The Genesis narrative of the Torah gives way to Exodus, to oppression and eventual redemption.
This coming Shabbat, we begin the reading of Exodus. Moses is introduced, found floating in the water in a wicker basket by the Pharoah’s daughter. He grows up and “he went out to his kinsfolk and witnessed their suffering.”(Exodus 2:11) The act of seeing, witnessing contained in the Hebrew word –“VAYAR”- is the same as that used by the Torah to indicate God’s awareness of Israel’s suffering-“God looked upon-“VAYAR”-the Israelites and took notice of them.”(Exodus 2:25)
Moses’ soul fuses with that of God in his passionate concern for the suffering of others.
To Heschel, God is all concern.
”The God of the philosophers is all indifference; too sublime to possess a heart or to cast a glance at our world. His wisdom consists of being conscious of Himself and oblivious to the world. In contrast, the God of the prophets is all concern, too merciful to remain aloof to His creation. He not only rules the world in the majesty of His might; he is personally concerned and even stirred by the conduct and fate of man.” His mercy is upon all His works.’(Psalms 145:9)” (Man is Not Alone, p.244)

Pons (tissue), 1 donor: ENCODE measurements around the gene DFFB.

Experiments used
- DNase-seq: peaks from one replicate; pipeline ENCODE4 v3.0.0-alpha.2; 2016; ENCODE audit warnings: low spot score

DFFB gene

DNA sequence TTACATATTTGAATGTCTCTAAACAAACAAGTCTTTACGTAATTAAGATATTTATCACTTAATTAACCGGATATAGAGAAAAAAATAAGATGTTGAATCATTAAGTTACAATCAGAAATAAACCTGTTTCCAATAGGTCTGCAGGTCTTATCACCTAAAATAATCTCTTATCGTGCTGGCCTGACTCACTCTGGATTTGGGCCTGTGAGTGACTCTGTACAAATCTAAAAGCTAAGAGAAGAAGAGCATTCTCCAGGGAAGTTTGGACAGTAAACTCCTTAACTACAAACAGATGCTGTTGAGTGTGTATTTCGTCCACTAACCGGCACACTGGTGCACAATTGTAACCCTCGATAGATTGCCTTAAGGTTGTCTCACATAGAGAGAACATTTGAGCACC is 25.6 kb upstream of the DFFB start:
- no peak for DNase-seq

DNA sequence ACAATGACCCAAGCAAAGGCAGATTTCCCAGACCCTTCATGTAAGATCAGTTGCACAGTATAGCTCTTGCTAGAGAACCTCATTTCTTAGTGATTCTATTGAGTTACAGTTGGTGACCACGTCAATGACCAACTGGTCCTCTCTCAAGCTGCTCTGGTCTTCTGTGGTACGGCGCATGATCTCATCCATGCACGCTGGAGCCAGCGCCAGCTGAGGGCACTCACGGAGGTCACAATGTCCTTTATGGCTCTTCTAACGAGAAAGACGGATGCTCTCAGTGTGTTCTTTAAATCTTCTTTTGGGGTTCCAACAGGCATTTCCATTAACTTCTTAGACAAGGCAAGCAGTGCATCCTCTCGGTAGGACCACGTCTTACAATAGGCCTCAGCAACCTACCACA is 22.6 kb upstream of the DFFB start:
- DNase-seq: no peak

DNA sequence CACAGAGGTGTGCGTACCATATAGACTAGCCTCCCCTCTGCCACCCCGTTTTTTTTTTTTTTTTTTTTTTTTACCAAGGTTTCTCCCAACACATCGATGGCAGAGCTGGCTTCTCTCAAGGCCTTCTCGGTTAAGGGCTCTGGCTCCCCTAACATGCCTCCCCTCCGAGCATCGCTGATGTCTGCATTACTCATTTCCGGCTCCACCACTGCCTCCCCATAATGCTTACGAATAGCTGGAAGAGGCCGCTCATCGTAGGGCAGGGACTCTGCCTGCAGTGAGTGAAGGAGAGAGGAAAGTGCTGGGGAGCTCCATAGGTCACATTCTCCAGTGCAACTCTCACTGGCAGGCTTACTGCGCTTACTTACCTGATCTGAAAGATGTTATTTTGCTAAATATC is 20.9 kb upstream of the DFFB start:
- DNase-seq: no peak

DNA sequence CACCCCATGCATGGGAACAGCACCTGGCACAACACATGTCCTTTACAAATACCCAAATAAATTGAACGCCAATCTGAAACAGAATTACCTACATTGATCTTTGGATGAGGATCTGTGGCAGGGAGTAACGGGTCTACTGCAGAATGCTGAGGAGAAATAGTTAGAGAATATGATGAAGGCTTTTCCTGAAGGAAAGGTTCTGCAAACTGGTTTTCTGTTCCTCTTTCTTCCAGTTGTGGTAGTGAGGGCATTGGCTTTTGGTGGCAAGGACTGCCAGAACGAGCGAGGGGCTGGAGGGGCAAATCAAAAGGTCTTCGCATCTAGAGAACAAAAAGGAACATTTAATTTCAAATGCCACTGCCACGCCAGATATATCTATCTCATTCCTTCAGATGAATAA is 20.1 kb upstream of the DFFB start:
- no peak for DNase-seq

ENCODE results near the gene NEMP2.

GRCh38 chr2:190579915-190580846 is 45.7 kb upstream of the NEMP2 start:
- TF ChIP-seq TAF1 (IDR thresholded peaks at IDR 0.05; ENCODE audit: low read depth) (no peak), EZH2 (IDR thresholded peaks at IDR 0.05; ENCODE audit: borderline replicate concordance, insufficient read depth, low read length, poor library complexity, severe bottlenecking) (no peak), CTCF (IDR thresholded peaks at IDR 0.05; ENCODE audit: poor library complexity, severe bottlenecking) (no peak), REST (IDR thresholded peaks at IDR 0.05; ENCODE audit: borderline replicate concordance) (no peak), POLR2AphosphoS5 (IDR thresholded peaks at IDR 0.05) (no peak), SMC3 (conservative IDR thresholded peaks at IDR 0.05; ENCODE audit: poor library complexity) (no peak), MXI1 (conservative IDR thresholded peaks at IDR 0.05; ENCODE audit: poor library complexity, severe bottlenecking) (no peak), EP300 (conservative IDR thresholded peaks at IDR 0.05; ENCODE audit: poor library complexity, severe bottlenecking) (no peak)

It is no accident or surprise that Heschel would march in the forefront of efforts on behalf of civil rights, in Anti Viet Nam War protests, for Soviet Jewry and Israel. Wherever human beings suffered, Heschel’s God of concern demanded his concern and passionate, prophetic outcry.
Heschel’s spiritually stunning soul embraced a piece of Moses as well. The world remains indebted, grateful. May that soul add to the illumination of God’s Presence above and below.